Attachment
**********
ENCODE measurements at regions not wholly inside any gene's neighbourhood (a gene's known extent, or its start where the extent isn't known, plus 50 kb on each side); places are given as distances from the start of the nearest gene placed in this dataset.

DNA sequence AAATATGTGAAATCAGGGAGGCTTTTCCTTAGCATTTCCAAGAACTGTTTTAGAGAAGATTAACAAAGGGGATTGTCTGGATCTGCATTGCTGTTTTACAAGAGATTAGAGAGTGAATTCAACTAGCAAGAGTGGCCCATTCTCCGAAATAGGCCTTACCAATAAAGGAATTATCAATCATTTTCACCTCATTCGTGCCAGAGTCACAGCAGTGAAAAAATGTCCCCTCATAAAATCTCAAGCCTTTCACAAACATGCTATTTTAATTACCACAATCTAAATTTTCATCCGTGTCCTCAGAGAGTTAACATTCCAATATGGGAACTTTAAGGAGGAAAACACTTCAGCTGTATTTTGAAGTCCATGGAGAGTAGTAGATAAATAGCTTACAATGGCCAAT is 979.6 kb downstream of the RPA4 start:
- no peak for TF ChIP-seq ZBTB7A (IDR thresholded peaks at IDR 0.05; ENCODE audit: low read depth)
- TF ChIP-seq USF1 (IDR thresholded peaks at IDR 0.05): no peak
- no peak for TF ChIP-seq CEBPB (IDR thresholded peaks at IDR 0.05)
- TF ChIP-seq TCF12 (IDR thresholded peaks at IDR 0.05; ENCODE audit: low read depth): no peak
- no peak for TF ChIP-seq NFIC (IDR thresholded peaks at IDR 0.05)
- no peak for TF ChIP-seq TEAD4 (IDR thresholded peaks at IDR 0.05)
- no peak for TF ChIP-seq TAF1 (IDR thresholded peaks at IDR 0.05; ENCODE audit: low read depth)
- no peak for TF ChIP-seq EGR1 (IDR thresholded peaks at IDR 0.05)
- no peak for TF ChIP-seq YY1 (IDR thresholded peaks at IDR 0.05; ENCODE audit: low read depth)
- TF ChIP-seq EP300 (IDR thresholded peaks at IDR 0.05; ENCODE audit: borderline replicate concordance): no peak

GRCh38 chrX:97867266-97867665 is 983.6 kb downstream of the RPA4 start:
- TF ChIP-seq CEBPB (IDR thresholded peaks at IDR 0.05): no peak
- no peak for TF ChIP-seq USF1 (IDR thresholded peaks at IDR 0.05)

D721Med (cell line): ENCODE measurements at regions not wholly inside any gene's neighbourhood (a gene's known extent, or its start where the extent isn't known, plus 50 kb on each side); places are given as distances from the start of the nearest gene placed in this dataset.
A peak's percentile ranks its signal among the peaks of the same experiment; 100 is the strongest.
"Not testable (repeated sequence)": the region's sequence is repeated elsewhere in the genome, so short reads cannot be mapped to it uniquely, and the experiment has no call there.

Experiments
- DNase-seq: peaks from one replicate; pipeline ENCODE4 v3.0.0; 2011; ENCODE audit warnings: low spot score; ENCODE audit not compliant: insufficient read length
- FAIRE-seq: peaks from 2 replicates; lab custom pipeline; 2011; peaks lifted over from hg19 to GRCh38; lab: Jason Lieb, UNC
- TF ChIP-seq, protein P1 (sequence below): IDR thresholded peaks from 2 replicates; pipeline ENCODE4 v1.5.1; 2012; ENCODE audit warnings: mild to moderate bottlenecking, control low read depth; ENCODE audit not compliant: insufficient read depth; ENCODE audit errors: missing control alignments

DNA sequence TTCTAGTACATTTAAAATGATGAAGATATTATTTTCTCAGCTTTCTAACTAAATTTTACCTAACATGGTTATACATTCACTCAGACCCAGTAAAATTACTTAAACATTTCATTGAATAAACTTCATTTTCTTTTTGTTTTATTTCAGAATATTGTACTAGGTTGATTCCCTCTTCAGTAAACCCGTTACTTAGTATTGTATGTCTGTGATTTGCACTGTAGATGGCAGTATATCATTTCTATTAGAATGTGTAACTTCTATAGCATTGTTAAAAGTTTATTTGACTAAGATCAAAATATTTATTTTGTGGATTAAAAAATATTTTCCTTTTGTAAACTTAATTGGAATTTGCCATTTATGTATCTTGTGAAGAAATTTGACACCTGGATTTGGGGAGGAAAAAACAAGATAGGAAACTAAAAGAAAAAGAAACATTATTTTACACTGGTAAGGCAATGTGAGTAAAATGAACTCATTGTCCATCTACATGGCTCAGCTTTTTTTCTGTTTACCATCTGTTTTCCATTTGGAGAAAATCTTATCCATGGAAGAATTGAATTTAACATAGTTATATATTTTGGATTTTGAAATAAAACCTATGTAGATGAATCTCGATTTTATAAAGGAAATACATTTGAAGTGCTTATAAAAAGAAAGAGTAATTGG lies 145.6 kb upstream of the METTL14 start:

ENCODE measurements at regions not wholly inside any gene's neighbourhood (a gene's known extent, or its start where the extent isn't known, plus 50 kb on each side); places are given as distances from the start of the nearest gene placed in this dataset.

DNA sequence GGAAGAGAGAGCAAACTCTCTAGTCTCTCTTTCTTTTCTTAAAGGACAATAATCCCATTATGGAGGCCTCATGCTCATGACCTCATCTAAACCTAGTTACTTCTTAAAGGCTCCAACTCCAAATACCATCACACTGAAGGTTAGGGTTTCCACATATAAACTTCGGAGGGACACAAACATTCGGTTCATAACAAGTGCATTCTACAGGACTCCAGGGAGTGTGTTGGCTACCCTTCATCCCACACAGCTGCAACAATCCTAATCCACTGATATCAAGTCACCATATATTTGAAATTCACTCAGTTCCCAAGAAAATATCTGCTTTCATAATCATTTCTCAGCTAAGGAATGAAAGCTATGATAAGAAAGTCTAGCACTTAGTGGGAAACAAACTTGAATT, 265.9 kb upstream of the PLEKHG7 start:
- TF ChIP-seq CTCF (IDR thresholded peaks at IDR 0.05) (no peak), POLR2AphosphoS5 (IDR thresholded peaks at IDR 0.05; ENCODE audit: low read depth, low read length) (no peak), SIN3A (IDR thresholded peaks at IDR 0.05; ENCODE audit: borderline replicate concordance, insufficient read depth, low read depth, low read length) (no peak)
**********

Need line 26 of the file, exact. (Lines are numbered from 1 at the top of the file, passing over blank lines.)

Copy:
- TF ChIP-seq CTCF (IDR thresholded peaks at IDR 0.05) (no peak), POLR2AphosphoS5 (IDR thresholded peaks at IDR 0.05; ENCODE audit: low read depth, low read length) (no peak), SIN3A (IDR thresholded peaks at IDR 0.05; ENCODE audit: borderline replicate concordance, insufficient read depth, low read depth, low read length) (no peak)